Container lines set to hit $ 100 billion jackpot

All experts have said ocean spot rates will decline in the second half of the year. The second half has now started. Not only are spot rates not going down, they are continuing to rise.

Much higher than expected H2 spot rates, combined with double-digit gains for contract rates, will equate to line profits on an unprecedented scale.

On Monday, UK consulting firm Drewry predicted that container shipping lines would post total profit before interest and taxes (EBIT) of $ 80 billion this year, and “if freight rates exceed expectations for the rest of the l year, we wouldn’t be surprised to see an annual profit of around $ 100 billion.

It is the opposite mirror of the industry’s past long-term performance.

McKinsey & Co. estimated in a report released in February 2018 that carriers “have destroyed over $ 100 billion in shareholder value in the past 20 years.”

Container lines annual return on investment (ROIC) percentage 1995-2016. WACC = weighted average cost of capital (Chart: McKinsey & Company, February 2018. Sources: Capital IQ, CPAT, McKinsey analysis)

Lars Jensen, CEO of the consultancy firm Vespucci Maritime, commented: “In essence, it can be said that in just one year the industry will have made up for 20 years of losses.

Spot rates continue to rise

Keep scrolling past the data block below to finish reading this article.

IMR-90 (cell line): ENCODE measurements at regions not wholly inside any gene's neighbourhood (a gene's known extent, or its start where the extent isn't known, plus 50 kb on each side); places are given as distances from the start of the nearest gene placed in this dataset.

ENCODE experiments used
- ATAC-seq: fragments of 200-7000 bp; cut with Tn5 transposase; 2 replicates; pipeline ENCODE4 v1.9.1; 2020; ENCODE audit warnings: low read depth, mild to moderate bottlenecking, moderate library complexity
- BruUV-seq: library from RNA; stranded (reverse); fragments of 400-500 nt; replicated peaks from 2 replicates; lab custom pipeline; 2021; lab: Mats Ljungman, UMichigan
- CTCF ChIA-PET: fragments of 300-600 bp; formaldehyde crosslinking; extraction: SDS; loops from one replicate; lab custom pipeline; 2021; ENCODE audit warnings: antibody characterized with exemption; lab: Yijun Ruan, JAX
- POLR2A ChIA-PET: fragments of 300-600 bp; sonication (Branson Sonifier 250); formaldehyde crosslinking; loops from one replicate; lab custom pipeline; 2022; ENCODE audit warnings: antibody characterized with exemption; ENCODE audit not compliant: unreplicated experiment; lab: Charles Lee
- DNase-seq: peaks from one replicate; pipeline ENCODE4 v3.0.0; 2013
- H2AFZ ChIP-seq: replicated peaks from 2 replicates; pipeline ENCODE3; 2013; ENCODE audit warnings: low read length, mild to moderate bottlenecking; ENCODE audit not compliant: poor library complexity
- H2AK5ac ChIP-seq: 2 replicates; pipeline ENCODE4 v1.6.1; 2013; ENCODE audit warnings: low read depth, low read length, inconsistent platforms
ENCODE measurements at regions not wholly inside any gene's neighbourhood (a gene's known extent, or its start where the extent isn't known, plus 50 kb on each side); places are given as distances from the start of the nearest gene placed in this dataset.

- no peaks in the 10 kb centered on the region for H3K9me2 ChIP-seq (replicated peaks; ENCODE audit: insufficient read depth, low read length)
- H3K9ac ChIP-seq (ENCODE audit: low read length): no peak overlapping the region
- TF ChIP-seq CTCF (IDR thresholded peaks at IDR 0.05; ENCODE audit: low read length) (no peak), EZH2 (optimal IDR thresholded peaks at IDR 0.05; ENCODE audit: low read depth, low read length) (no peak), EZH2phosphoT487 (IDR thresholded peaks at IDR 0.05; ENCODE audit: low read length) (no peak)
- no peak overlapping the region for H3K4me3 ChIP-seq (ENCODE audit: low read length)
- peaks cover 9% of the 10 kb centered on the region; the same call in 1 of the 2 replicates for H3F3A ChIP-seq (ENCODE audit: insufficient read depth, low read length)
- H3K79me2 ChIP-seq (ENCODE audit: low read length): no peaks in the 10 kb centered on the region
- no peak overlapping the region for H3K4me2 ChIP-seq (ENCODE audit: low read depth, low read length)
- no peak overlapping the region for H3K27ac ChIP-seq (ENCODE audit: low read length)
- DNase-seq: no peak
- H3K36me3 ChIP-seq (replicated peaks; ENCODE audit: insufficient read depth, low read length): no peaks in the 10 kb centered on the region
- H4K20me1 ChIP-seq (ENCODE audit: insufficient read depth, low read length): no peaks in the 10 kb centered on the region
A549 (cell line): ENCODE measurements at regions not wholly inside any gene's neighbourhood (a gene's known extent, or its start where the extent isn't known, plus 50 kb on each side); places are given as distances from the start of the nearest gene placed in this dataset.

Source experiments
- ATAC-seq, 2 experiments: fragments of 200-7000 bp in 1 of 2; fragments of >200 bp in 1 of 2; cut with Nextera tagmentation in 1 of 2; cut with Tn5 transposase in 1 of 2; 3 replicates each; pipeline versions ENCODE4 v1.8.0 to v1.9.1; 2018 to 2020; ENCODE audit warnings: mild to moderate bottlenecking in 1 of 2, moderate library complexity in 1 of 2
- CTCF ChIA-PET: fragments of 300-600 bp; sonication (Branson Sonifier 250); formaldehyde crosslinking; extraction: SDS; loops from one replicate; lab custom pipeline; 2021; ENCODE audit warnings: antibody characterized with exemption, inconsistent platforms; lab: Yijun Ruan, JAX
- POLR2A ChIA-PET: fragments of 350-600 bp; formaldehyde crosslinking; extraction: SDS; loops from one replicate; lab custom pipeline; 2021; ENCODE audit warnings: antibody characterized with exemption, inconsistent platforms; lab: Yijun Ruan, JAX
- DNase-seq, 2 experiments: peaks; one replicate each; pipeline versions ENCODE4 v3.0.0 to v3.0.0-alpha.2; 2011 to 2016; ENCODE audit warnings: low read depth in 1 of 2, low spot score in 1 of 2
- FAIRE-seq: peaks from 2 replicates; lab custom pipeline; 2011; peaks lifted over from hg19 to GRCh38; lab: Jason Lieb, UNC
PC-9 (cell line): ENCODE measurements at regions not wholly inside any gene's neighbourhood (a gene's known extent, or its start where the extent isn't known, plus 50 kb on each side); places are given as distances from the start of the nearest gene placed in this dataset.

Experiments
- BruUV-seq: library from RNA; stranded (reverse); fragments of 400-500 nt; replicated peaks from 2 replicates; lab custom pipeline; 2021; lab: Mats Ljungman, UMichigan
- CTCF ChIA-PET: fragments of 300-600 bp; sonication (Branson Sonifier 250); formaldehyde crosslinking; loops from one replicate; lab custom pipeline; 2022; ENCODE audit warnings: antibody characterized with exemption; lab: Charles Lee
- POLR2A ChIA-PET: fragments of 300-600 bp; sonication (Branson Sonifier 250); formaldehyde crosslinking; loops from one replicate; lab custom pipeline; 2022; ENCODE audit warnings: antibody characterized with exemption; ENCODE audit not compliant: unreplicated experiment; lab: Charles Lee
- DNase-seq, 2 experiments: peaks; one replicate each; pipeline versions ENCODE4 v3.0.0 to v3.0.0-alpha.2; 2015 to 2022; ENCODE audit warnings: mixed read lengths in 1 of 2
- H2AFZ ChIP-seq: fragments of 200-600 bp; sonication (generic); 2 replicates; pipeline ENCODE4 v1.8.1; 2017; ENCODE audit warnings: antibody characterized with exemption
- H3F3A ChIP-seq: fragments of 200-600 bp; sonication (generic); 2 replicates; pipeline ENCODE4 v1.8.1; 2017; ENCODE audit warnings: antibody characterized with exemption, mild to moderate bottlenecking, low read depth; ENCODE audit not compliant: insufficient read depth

The carriers implemented another round of general fare increases (GRIs) on Thursday. GRIs are now arriving every two weeks, with more to be available on July 15. S&P Global Platts’ daily All Kinds Freight Rate (FAK) estimates for the East Asia coast jumped $ 1,000 per forty foot equivalent unit (FEU) on Thursday, the day GRIs hit 8,100 $ per FIRE, a new record. Platts’ FAK Asia-West Coast valuation increased from $ 800 per FIRE that day, to $ 6,600 per FIRE. Platts also noted that the additional charges on top of the FAK base rates have brought some Asia-US all-inclusive rates above $ 20,000 per FEU.

Drewry’s base spot rate estimate is much higher than Platts’ estimate. Drewry’s weekly estimate for Shanghai-Los Angeles rose 7% last week, to $ 9,165 per FEU, with the Shanghai-New York rate up 5% to $ 11,719 per FEU.

Freightos Baltic Daily Index rate assessments reveal how higher spot rates are at the start of the second half of the year compared to what they were in H2 2020 – a period when rates were already extremely strong.

During the first half of the year, transpacific spot rates more than doubled compared to the previous year. At the start of the second half of the year – at a time when the traditional high season has yet to begin – Asia-East Coast rates are 1.9 times higher than they were at the end of last year and 3.9 times higher than at the end of 2019, according to Freightos.

Rates in dollars per FIRE, excluding premiums. Blue line = 2021 YTD. Orange line = full year 2020. Green line = full year 2019. Graphic: FreightWaves SONAR (To learn more about FreightWaves SONAR, Click here.)

Asia-West Coast rates are 52% higher than at the end of last year and 4.7 times higher than rates at the end of 2019.

Rates in dollars per FIRE, excluding premiums. Blue line = 2021 YTD. Green line = full year 2020. Orange line = full year 2019.